One clinical study looked at 14 patients with sun damage on their faces. They were given a facial cream containing multiple types of growth factors. They applied the cream to their face twice daily. After 60 days, fine lines and wrinkles around the eyes dropped 14.1%.
In addition, collagen formation increased 36% and the thickness of the epidermis expanded 30%.
In other words, by applying a cream containing these growth factors, women were able to stimulate the repair of sun damage to their skin. They formed new collagen and their skin plumped up. Their face appeared smoother with less visible wrinkling.8
In another study, 12 patients with facial wrinkles applied a growth factor cream on half their face twice a day. On the other half they applied a cream without growth factors. After three months, the researchers saw a 21.7% improvement in wrinkles from the growth factors.9
Based on this breakthrough science, there’s a rejuvenating facial product using human ADSC technology. It uses an ADSC bath solution. It’s rich in the healing growth factors, but doesn’t contain the stem cells themselves.
I’m very impressed with the results I’ve seen from this new product. It stimulates your skin’s natural renewal process. It can trigger your own collagen to rebuild itself. It also helps repair and prevent sun damage that makes your skin look dry and leathery. It can even your skin tone. And it gives your skin more elasticity and fewer wrinkles.
I’m so excited about this breakthrough I had to give you the details. It promises to change anti-aging beauty treatments forever.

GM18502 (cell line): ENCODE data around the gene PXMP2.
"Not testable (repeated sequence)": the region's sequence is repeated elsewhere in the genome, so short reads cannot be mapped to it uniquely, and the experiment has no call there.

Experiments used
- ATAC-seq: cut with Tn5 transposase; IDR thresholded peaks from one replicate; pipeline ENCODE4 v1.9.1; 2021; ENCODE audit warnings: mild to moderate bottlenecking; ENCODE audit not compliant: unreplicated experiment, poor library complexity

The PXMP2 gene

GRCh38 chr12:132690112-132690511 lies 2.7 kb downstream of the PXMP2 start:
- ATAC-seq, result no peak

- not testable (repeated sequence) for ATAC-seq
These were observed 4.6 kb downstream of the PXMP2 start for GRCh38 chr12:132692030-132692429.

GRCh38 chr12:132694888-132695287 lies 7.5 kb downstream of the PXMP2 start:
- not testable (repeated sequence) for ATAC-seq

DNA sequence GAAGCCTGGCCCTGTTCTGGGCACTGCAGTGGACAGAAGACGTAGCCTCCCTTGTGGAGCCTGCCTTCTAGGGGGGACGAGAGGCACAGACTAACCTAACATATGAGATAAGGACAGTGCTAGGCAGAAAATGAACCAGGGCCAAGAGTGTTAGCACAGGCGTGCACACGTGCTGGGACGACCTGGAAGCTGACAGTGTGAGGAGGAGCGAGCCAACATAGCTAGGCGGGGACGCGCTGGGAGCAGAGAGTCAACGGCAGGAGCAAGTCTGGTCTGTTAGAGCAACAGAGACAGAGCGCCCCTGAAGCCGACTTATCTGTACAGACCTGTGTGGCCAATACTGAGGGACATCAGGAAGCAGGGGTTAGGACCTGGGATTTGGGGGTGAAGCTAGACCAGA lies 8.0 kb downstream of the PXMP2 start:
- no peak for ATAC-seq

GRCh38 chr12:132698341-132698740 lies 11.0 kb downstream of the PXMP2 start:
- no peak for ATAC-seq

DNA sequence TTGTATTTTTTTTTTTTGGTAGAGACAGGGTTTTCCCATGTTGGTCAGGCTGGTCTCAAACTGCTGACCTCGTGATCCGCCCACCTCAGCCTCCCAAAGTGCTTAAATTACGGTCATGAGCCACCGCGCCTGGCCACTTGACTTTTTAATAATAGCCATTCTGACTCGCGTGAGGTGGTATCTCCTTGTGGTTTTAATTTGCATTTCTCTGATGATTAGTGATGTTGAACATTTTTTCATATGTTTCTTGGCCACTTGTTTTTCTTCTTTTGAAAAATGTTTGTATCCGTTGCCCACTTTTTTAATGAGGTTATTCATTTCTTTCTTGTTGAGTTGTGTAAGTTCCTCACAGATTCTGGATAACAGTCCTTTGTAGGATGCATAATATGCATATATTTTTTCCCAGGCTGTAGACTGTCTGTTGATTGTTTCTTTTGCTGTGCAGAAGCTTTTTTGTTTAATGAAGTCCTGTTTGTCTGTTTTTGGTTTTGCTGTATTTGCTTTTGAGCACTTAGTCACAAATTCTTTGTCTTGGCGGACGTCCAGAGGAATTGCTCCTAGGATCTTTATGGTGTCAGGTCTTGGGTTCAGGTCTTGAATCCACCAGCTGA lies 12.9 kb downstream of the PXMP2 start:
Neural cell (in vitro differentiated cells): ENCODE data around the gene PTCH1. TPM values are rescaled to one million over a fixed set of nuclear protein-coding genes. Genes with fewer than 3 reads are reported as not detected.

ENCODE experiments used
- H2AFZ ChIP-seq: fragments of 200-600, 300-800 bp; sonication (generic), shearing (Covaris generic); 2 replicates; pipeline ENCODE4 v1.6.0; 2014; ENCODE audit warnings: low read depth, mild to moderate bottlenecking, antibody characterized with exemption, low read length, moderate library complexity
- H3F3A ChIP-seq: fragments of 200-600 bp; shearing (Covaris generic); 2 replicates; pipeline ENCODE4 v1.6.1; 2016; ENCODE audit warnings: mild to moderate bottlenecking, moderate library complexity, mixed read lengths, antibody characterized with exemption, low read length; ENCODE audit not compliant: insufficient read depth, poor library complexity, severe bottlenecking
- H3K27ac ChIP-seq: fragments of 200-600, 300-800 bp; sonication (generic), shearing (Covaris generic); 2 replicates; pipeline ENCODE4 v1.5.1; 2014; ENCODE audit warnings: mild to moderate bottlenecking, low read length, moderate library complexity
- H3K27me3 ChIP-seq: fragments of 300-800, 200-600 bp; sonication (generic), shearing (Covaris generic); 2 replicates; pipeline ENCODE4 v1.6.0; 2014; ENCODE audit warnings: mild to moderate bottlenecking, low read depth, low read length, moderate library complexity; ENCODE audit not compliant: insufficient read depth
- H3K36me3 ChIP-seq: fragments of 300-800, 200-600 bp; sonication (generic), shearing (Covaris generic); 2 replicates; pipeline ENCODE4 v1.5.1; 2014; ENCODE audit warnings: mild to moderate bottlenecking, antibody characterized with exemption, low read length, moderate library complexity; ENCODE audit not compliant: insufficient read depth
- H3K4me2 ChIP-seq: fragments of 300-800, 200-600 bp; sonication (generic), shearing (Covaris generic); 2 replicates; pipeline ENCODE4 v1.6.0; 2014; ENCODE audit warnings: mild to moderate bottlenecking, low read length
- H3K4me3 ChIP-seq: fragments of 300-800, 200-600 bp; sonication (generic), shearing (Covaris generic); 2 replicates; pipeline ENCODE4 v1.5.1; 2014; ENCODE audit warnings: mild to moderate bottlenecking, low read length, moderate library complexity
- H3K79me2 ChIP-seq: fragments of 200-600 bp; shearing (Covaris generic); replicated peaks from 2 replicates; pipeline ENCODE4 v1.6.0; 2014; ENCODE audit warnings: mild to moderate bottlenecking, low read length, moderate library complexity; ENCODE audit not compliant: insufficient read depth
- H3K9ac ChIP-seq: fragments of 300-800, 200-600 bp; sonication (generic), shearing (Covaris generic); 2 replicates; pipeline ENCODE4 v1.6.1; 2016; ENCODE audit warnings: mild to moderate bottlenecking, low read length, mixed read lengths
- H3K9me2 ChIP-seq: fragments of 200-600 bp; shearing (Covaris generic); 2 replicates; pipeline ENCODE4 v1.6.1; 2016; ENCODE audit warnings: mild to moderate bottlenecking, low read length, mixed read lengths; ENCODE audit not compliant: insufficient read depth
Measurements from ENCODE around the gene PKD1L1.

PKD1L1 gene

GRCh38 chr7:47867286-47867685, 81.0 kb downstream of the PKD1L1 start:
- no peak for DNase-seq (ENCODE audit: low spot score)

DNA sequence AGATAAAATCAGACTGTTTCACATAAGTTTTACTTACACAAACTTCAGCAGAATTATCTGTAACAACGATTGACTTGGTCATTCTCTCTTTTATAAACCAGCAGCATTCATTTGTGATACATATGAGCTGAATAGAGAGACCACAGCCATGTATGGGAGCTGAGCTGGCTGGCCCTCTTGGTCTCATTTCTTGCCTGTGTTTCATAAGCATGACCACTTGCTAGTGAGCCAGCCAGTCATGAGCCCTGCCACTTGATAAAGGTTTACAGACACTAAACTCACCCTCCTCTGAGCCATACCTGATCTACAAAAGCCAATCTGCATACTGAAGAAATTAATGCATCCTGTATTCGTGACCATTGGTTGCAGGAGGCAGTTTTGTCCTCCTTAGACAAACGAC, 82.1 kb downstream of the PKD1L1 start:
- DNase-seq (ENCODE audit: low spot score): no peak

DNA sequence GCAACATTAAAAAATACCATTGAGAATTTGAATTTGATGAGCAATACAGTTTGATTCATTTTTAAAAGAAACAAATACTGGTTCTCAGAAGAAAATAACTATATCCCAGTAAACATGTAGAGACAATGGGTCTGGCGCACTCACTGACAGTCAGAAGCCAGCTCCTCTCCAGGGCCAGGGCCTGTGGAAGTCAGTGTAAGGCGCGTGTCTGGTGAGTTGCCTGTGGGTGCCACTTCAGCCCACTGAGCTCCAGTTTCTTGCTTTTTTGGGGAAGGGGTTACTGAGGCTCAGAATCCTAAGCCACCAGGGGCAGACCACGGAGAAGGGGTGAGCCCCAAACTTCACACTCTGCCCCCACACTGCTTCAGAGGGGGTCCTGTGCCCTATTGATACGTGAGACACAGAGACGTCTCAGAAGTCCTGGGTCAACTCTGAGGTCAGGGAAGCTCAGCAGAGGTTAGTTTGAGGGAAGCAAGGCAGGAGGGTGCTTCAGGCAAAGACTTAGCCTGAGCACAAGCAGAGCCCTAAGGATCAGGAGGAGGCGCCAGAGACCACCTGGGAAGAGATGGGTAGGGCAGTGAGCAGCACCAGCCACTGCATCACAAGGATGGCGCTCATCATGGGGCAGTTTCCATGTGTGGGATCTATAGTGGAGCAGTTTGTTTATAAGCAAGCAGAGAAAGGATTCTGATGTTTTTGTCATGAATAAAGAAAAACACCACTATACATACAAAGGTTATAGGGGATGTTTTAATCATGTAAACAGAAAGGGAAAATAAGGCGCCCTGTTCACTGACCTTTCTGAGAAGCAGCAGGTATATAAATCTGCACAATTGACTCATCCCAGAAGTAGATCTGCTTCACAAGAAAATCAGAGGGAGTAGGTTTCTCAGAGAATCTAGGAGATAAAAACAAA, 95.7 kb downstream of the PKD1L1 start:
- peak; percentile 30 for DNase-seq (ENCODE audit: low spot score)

Stay tuned for more!
To Your Good Health,
Al Sears, MD, CNS
1. Bennett NT, Schultz GS. “Growth factors and wound healing: biochemical properties of growth factors and their receptors.” Am J Surg. 1993;165:728–737.
2. Boquest AC, Noer A, Collas P. “Epigenetic programming of mesenchymal stem cells from human adipose tissue.” Stem Cell Rev 2006:2:319–329.
3. Kim WS, Park BS, Sung JH, Yang JM, Park SB, Kwak SJ, Park JS. “Wound healing effect of adipose-derived stem cells: a critical role of secretory factors on human dermal fibroblasts.” J Dermatol Sci 2007:48:15–24. Kim WS, Park BS, Kim HK, Park JS,
4. Kim KJ, Choi JS, Chung SJ, Kim DD, Sung JH. “Evidence supporting antioxidant action of adipose-derived stem cells: protection of human dermal fibroblasts from oxidative stress.” J Dermatol Sci 2008:49:133–142.
5. Kim WS, Park BS, Park SH, Kim HK, Sung JH. “Antiwrinkle effect of adipose-derived stem cell: activation of dermal fibroblast by secretory factors.” J Dermatol Sci 2009: 53:96–102.
6. Won-Serk Kim, Byung-Soon Park, Jong-Hyuk Sung. “Protective role of adipose-derived stem cells and their soluble factors in photoaging.” Arch Dermatol Res (2009) 301:329–336.
7. Pravin J Mishra, Prasun J Mishra, Debabrata Banerjee. “Cell-free derivatives from mesenchymal stem cells are effective in wound therapy.” World J Stem Cells 2012; 4(5): 35-43
8. Fitzpatrick RE, Rostan EF. “Reversal of photodamage with topical growth factors: a pilot study.” J Cosmet Laser Ther. 2003;5(1):25-34.
9. Ehrlich M, Rao J, Pabby A, Goldman MP. “Improvement in the appearance of wrinkles with topical transforming growth factor beta(1) and 1-ascorbic acid.” Dermatol Surg 2006:32: 618–625.